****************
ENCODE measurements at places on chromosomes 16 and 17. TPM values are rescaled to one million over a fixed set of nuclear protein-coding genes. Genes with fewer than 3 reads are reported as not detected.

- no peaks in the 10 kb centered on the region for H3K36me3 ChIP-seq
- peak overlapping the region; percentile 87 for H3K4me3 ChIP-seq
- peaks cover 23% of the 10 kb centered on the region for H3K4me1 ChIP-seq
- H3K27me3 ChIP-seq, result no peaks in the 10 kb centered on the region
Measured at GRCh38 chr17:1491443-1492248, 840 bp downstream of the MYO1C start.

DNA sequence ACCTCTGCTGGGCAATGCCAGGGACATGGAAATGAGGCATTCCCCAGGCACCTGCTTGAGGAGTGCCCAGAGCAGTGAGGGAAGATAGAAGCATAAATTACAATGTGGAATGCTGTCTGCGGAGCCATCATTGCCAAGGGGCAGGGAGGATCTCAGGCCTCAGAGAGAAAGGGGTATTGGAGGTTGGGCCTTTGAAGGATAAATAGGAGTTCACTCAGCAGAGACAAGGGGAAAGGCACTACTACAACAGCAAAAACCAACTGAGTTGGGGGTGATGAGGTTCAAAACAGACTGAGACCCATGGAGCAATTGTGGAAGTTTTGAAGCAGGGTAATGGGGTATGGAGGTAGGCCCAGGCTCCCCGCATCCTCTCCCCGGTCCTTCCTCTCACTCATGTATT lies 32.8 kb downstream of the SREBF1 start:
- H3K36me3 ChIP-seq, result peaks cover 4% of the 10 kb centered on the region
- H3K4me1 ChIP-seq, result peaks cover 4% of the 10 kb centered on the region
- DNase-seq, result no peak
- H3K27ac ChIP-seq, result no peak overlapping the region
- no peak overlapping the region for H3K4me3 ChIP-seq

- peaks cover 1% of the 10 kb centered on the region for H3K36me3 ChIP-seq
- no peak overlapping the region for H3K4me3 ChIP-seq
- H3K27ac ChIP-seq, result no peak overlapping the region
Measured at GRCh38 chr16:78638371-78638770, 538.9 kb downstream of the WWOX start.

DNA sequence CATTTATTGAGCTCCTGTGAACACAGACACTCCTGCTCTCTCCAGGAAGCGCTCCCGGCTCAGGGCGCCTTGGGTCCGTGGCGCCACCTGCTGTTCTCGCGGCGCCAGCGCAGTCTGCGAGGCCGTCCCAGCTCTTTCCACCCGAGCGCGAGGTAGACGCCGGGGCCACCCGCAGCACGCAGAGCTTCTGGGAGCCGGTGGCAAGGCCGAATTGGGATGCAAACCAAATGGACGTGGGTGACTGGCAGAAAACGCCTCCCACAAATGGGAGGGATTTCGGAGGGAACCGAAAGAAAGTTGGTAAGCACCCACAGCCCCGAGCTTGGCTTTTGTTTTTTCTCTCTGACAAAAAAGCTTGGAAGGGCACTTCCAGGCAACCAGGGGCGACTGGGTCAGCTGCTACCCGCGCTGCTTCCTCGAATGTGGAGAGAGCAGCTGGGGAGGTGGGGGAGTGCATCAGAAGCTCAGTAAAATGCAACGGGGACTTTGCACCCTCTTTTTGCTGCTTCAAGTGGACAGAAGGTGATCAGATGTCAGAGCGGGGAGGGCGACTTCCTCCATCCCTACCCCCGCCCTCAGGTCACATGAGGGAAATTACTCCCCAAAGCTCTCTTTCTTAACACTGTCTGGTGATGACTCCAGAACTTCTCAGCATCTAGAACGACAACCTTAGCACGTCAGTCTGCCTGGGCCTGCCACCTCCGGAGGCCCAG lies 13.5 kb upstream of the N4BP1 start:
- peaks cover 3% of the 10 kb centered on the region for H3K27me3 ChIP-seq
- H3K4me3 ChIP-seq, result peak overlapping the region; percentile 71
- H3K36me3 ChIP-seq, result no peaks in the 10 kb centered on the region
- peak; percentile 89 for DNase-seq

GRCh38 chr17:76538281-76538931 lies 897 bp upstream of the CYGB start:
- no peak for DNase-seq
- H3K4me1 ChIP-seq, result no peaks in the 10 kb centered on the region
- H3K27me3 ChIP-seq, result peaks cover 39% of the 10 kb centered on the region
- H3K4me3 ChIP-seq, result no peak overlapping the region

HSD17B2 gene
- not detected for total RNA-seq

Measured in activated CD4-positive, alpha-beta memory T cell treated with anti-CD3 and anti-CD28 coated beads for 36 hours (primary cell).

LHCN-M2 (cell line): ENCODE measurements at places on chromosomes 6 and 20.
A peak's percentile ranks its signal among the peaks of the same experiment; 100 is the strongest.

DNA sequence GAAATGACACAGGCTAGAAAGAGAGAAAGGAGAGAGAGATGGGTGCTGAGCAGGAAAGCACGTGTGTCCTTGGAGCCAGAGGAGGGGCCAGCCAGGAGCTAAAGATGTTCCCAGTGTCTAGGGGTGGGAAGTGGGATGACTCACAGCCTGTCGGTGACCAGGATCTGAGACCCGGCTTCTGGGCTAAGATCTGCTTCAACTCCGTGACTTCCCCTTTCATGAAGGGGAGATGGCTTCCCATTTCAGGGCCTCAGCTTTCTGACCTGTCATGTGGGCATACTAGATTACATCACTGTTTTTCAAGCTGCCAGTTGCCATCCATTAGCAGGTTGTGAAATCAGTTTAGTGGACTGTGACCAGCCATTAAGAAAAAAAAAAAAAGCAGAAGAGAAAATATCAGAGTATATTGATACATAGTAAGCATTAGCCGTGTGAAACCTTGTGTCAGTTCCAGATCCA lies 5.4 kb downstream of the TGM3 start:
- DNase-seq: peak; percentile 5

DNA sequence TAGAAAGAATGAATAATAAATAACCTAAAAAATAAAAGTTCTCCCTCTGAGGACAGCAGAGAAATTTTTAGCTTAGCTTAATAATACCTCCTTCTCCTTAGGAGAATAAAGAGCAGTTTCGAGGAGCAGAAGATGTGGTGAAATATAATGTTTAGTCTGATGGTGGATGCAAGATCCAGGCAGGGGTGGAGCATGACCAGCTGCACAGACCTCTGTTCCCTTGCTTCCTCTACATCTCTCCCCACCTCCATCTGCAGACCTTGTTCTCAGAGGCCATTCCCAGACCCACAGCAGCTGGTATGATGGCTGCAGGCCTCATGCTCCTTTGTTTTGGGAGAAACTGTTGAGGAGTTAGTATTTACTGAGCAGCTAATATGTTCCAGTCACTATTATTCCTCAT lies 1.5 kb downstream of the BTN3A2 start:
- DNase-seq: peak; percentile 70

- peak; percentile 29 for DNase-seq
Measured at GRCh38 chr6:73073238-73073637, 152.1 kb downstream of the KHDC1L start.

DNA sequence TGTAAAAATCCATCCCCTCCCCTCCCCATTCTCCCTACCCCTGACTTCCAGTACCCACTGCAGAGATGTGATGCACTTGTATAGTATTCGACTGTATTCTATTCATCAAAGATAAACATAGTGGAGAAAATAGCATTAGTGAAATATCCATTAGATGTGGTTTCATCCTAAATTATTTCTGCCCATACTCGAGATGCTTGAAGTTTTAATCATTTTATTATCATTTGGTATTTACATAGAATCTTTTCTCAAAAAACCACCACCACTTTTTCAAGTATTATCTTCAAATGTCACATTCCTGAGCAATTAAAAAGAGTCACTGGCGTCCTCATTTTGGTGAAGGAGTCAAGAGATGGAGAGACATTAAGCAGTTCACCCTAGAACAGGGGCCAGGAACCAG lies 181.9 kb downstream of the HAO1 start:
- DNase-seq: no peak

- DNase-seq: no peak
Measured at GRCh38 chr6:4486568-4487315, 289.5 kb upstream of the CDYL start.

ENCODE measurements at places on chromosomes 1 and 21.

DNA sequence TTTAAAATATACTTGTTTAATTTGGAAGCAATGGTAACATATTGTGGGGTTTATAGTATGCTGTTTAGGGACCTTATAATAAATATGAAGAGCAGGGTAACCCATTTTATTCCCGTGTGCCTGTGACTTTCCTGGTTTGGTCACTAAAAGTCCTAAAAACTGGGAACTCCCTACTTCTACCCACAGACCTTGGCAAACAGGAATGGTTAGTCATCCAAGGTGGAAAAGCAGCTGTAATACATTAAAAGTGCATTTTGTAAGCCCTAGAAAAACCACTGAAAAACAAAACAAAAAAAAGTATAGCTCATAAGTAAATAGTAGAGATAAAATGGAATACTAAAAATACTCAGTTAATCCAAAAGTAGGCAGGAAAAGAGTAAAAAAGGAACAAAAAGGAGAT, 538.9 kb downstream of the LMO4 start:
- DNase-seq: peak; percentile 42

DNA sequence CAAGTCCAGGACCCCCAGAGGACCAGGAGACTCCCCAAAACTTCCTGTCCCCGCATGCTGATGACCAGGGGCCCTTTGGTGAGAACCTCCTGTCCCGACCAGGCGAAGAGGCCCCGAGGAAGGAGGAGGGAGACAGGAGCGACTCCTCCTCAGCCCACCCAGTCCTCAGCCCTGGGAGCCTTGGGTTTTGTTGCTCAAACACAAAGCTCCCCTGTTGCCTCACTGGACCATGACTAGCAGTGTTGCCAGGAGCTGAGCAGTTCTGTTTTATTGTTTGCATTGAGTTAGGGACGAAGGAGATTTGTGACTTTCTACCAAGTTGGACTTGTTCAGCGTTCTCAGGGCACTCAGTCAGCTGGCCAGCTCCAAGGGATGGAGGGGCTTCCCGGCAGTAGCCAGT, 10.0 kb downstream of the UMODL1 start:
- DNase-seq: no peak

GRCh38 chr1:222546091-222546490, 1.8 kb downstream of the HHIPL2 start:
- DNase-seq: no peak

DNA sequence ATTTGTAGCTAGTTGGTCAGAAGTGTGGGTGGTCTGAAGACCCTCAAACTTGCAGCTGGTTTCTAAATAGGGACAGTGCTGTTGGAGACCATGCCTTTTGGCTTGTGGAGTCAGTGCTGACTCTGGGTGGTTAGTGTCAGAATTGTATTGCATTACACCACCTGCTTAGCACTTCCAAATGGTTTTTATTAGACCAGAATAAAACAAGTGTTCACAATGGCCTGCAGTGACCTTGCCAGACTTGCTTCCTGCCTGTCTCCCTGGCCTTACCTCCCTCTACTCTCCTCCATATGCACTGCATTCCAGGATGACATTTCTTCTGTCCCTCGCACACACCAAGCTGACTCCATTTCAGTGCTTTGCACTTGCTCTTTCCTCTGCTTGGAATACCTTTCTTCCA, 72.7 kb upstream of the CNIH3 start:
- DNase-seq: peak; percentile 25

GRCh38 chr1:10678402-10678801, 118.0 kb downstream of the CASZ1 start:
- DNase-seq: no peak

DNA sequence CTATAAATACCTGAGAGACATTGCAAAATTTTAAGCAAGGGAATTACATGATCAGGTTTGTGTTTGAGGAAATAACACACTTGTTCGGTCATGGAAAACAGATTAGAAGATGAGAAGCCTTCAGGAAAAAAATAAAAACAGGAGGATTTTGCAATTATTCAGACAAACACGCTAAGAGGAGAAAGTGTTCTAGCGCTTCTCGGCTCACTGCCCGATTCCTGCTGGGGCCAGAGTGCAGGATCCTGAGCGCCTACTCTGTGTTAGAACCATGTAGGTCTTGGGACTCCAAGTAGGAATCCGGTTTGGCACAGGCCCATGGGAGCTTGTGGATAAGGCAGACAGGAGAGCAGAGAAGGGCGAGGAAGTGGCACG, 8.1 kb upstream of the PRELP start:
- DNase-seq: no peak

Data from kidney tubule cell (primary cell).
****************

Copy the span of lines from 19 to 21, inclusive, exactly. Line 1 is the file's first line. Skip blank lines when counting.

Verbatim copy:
- H3K4me3 ChIP-seq, result peak overlapping the region; percentile 71
- H3K36me3 ChIP-seq, result no peaks in the 10 kb centered on the region
- peak; percentile 89 for DNase-seq